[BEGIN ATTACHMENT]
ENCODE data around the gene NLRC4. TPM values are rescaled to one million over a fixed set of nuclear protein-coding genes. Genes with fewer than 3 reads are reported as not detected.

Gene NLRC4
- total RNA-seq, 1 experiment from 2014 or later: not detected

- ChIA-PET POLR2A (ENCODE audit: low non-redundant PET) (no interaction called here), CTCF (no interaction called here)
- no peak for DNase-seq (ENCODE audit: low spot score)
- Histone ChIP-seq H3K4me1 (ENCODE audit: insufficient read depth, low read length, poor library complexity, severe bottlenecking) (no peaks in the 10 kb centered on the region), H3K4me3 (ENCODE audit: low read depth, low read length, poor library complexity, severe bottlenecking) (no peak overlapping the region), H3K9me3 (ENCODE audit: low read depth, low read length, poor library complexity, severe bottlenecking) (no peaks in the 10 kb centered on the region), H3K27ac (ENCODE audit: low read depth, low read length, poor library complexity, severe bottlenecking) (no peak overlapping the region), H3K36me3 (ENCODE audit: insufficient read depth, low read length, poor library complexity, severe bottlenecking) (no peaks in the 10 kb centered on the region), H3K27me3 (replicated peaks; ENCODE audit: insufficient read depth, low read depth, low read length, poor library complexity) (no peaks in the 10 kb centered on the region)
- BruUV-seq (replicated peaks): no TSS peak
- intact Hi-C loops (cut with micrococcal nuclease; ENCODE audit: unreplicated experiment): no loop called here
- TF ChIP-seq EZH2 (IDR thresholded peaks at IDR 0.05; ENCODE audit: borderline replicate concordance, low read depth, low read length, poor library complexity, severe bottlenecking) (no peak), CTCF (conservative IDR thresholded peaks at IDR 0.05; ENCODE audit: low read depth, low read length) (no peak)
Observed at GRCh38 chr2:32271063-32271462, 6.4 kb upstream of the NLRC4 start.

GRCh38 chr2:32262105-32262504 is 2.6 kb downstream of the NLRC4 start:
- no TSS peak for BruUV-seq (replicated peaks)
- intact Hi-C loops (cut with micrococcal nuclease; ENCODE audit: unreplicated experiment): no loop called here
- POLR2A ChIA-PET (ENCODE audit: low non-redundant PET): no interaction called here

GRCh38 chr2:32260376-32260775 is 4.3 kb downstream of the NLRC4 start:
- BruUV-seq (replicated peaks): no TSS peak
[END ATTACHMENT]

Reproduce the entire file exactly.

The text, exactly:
ENCODE data around the gene NLRC4. TPM values are rescaled to one million over a fixed set of nuclear protein-coding genes. Genes with fewer than 3 reads are reported as not detected.

Gene NLRC4
- total RNA-seq, 1 experiment from 2014 or later: not detected

- ChIA-PET POLR2A (ENCODE audit: low non-redundant PET) (no interaction called here), CTCF (no interaction called here)
- no peak for DNase-seq (ENCODE audit: low spot score)
- Histone ChIP-seq H3K4me1 (ENCODE audit: insufficient read depth, low read length, poor library complexity, severe bottlenecking) (no peaks in the 10 kb centered on the region), H3K4me3 (ENCODE audit: low read depth, low read length, poor library complexity, severe bottlenecking) (no peak overlapping the region), H3K9me3 (ENCODE audit: low read depth, low read length, poor library complexity, severe bottlenecking) (no peaks in the 10 kb centered on the region), H3K27ac (ENCODE audit: low read depth, low read length, poor library complexity, severe bottlenecking) (no peak overlapping the region), H3K36me3 (ENCODE audit: insufficient read depth, low read length, poor library complexity, severe bottlenecking) (no peaks in the 10 kb centered on the region), H3K27me3 (replicated peaks; ENCODE audit: insufficient read depth, low read depth, low read length, poor library complexity) (no peaks in the 10 kb centered on the region)
- BruUV-seq (replicated peaks): no TSS peak
- intact Hi-C loops (cut with micrococcal nuclease; ENCODE audit: unreplicated experiment): no loop called here
- TF ChIP-seq EZH2 (IDR thresholded peaks at IDR 0.05; ENCODE audit: borderline replicate concordance, low read depth, low read length, poor library complexity, severe bottlenecking) (no peak), CTCF (conservative IDR thresholded peaks at IDR 0.05; ENCODE audit: low read depth, low read length) (no peak)
Observed at GRCh38 chr2:32271063-32271462, 6.4 kb upstream of the NLRC4 start.

GRCh38 chr2:32262105-32262504 is 2.6 kb downstream of the NLRC4 start:
- no TSS peak for BruUV-seq (replicated peaks)
- intact Hi-C loops (cut with micrococcal nuclease; ENCODE audit: unreplicated experiment): no loop called here
- POLR2A ChIA-PET (ENCODE audit: low non-redundant PET): no interaction called here

GRCh38 chr2:32260376-32260775 is 4.3 kb downstream of the NLRC4 start:
- BruUV-seq (replicated peaks): no TSS peak